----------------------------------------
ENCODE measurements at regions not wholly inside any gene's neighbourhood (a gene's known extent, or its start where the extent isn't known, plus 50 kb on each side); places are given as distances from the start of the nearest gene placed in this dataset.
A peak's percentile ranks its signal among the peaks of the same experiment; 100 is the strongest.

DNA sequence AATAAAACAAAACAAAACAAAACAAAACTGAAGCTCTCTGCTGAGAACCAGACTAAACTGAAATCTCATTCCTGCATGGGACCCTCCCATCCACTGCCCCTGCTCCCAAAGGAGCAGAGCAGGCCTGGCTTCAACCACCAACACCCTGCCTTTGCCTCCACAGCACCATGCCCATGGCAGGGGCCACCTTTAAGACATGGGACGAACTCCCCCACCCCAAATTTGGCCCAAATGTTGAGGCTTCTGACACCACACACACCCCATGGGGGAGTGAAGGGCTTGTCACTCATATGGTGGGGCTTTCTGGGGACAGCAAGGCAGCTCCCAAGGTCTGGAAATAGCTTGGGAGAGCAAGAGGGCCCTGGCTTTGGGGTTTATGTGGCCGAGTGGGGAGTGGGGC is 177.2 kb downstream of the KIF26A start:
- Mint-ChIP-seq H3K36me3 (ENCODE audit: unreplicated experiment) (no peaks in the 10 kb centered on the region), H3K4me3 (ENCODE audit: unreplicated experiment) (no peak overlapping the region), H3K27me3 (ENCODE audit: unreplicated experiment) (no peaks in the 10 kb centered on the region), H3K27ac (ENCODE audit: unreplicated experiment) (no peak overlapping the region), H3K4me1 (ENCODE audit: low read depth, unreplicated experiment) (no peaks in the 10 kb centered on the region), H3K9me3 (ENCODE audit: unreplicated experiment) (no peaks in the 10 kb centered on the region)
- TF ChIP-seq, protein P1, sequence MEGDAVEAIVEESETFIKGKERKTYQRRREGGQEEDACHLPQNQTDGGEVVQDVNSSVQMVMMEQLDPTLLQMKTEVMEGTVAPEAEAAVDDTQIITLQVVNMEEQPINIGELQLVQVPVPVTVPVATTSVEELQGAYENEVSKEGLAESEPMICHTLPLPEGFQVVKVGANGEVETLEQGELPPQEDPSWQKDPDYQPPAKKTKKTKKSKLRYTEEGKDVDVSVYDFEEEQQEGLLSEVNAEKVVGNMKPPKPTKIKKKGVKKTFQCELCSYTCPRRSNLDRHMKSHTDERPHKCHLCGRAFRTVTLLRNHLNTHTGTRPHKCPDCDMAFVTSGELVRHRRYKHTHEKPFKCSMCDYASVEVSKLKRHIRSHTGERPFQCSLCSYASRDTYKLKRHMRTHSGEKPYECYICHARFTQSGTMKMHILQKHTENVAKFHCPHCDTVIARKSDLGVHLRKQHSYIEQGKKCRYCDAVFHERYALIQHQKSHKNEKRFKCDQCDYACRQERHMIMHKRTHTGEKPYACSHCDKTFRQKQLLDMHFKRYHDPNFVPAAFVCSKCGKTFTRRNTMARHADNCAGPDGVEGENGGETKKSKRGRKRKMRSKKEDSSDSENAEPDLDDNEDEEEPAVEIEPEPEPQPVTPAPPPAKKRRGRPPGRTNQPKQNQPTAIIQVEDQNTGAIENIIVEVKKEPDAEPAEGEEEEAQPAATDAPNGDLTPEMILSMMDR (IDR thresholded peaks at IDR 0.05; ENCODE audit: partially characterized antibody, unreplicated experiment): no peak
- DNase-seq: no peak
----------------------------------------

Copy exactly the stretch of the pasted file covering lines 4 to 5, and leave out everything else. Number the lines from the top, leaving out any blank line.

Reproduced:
- Mint-ChIP-seq H3K36me3 (ENCODE audit: unreplicated experiment) (no peaks in the 10 kb centered on the region), H3K4me3 (ENCODE audit: unreplicated experiment) (no peak overlapping the region), H3K27me3 (ENCODE audit: unreplicated experiment) (no peaks in the 10 kb centered on the region), H3K27ac (ENCODE audit: unreplicated experiment) (no peak overlapping the region), H3K4me1 (ENCODE audit: low read depth, unreplicated experiment) (no peaks in the 10 kb centered on the region), H3K9me3 (ENCODE audit: unreplicated experiment) (no peaks in the 10 kb centered on the region)
- TF ChIP-seq, protein P1, sequence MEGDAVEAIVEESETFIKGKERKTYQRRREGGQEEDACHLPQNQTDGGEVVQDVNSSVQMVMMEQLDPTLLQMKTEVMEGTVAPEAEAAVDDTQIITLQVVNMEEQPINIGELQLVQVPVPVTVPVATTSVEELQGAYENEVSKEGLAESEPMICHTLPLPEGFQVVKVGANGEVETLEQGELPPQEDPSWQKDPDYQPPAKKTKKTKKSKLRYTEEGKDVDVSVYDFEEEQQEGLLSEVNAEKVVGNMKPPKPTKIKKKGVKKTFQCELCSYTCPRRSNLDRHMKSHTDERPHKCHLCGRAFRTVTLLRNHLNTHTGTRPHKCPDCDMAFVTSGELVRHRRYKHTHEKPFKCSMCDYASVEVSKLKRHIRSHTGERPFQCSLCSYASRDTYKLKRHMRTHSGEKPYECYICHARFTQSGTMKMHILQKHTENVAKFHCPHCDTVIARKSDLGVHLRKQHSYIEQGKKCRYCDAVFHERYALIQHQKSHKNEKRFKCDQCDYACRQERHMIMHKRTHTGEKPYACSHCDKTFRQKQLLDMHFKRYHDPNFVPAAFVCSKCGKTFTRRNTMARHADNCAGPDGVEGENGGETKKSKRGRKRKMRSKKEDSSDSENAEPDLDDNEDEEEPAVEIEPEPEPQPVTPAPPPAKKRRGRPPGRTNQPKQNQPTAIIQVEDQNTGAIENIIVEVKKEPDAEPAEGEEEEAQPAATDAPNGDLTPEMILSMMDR (IDR thresholded peaks at IDR 0.05; ENCODE audit: partially characterized antibody, unreplicated experiment): no peak